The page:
“We also see from stop and search statistics in a longitudinal sense is that in England or Wales over the last five or six years there has been a steady but significant decrease in the use of those powers but in Northern Ireland stop and search has been a very consistent feature over the years in terms of the numbers undertaken every year.”

Despite this, the PSNI has said that it does not pre-plan stop and search operations.

“In terms of resources, we do not set up specific stop and search operations,” a statement read.

“Officers are expected to use their powers appropriately as and when required in order to keep people safe.”


Despite the low level of follow-up police action following stop and searches, the Police Ombudsman’s office has received just 370 complaints over the last five years. In just one of these cases was it established that a police officer behaved improperly.

In a statement, a spokesperson for the Police Ombudsman’s office outlined the complaints process:

“When looking at complaints from members of the public who have been stopped and/or searched, we will speak to them, to the police officer complained about and to any witnesses to the incident.

“Sometimes there may also be mobile phone footage available.

“We will also examine all the relevant documentation held by police, including the police officer’s notebook and any other material which may be helpful, including police radio transmissions and seek any other material which would explain why and how the search was carried out.

“Between April 2011 and March 2016 this Office received 370 complaints about situations where someone had been searched.

“126 of the complaints were fully investigated. In 19 of these cases we substantiated the complaint which had been made to us or identified another issue of concern.

“In only one of those 19 cases did we find that a police officer behaved improperly. The officer had stopped and searched a person using the powers available under the Misuse of Drug Act after he had seen them leaving a certain premises. We found that the officer had shown an oppressive attitude during the search.

“In the remaining cases our concerns centred on officers’ compliance with police policy and procedures. The two most frequent problems arose from their understanding of the relevant legislation and from how they completed all supporting documentation.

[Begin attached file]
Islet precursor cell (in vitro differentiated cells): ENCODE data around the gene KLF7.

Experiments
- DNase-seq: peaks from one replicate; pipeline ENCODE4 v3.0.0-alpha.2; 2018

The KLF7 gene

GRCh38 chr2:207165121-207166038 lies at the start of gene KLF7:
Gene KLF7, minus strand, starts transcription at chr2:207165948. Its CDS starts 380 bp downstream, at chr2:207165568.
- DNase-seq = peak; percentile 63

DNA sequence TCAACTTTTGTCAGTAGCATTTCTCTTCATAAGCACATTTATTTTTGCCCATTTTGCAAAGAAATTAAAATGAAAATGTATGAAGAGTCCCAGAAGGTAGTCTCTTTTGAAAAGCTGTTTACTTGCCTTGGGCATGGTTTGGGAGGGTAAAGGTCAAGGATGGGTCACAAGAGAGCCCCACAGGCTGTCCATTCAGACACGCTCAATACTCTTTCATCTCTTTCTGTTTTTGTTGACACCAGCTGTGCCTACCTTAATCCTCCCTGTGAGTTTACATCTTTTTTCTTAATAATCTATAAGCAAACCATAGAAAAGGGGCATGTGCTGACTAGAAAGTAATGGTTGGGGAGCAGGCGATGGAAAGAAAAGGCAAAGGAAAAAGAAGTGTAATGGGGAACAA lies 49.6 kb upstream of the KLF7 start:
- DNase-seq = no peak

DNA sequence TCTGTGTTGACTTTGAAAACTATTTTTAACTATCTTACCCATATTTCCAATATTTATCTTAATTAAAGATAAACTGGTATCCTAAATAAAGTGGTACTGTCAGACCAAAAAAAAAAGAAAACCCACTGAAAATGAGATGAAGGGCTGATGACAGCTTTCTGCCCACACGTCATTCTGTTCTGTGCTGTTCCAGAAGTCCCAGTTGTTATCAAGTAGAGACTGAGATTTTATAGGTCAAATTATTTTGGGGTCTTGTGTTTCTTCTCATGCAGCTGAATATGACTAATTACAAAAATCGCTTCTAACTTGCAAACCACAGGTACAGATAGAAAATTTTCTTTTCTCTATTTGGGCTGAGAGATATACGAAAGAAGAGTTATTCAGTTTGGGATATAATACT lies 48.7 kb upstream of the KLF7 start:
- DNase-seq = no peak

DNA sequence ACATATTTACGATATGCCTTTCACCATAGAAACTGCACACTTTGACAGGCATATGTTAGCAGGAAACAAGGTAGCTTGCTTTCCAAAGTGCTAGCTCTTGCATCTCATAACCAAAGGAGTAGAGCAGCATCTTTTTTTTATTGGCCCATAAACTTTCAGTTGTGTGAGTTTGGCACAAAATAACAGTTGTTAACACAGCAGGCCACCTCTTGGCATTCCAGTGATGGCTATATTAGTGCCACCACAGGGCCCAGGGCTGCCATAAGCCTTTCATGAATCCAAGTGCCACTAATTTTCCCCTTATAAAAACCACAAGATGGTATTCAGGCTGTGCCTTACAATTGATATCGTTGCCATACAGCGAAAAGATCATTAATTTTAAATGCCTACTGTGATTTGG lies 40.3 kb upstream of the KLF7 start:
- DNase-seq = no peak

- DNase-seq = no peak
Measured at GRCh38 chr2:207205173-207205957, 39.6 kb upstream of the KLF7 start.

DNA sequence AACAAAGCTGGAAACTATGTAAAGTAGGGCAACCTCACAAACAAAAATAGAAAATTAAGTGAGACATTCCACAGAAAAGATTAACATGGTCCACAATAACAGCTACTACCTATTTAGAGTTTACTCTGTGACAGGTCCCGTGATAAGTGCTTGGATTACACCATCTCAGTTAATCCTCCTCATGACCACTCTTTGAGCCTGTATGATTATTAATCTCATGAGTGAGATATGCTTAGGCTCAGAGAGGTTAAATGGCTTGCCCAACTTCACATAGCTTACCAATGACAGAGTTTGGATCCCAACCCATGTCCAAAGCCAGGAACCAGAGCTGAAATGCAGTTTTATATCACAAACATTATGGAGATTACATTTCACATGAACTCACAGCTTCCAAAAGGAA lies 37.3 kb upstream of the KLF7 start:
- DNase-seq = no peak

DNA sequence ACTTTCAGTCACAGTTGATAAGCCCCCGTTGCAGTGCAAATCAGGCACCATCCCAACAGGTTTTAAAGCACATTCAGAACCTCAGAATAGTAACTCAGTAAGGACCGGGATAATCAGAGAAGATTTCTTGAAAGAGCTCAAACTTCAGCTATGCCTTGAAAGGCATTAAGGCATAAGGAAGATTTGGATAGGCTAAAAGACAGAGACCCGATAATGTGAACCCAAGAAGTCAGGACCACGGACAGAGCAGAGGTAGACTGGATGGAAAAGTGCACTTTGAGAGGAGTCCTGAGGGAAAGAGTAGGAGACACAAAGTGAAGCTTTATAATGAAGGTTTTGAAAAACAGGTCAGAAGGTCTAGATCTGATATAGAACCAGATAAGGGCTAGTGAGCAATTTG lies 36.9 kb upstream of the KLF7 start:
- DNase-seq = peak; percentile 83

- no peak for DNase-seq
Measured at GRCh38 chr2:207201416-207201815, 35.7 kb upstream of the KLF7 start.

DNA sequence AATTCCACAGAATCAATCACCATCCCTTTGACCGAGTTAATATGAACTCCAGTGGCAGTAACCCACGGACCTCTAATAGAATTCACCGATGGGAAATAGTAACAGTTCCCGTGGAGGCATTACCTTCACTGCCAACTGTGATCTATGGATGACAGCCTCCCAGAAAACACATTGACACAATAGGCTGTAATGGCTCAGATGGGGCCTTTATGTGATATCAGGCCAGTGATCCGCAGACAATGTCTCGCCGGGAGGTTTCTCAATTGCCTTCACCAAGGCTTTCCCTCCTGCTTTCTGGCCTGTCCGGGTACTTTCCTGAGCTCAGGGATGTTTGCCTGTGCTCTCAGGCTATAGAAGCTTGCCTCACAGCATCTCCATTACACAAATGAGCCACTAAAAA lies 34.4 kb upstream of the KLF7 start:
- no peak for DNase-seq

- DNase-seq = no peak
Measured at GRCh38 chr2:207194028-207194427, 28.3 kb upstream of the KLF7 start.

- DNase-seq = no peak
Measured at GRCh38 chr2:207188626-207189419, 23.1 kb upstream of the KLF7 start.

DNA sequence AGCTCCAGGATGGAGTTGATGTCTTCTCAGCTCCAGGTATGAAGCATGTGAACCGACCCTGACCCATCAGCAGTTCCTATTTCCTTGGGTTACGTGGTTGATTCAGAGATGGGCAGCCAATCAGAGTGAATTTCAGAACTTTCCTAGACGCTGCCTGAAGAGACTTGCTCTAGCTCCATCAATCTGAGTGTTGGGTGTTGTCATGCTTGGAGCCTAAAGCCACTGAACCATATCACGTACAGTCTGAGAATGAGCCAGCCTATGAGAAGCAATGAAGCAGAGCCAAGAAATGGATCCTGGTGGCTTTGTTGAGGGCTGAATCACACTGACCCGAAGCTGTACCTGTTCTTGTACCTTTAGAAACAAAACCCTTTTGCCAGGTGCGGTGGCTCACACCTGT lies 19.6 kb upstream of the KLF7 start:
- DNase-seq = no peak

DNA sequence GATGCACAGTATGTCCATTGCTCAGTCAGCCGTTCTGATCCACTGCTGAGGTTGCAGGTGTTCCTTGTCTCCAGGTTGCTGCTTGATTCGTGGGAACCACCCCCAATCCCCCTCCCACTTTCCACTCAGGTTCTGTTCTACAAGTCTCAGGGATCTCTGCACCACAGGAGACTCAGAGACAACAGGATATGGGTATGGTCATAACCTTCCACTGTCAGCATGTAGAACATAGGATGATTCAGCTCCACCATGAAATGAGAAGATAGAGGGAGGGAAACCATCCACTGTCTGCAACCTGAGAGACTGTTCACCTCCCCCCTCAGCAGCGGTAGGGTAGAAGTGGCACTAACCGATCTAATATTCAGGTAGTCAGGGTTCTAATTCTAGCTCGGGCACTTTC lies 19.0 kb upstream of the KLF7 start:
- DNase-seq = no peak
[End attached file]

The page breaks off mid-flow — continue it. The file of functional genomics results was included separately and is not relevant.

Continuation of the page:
“In one incident we found that a police officer had stopped two people but quoted different legislation to each of them in explaining why he had done so.

“We investigated an incident when a police officer searched a member of the public using the powers available to him under PACE but concluded that the search had not been necessary: the likelihood of finding any prohibited items was low given that there had been no burglaries, thefts or criminal damage reported in the area at the time.

“In one case, we found that police had conducted a strip search of someone although the warrant they had received did not authorise such a search. In another, we were concerned that a police officer had copied a document found when searching a car without being able to demonstrate the legal powers used to do so.

“Our remaining concerns related to police officers’ failure to document searches: on occasions they failed to document their rationale for the searches, sometimes they failed to record the searches properly and on one occasion did not provide the person they had searched with the necessary documentation.”

To read the Detail Data investigation on stop and search in full click here.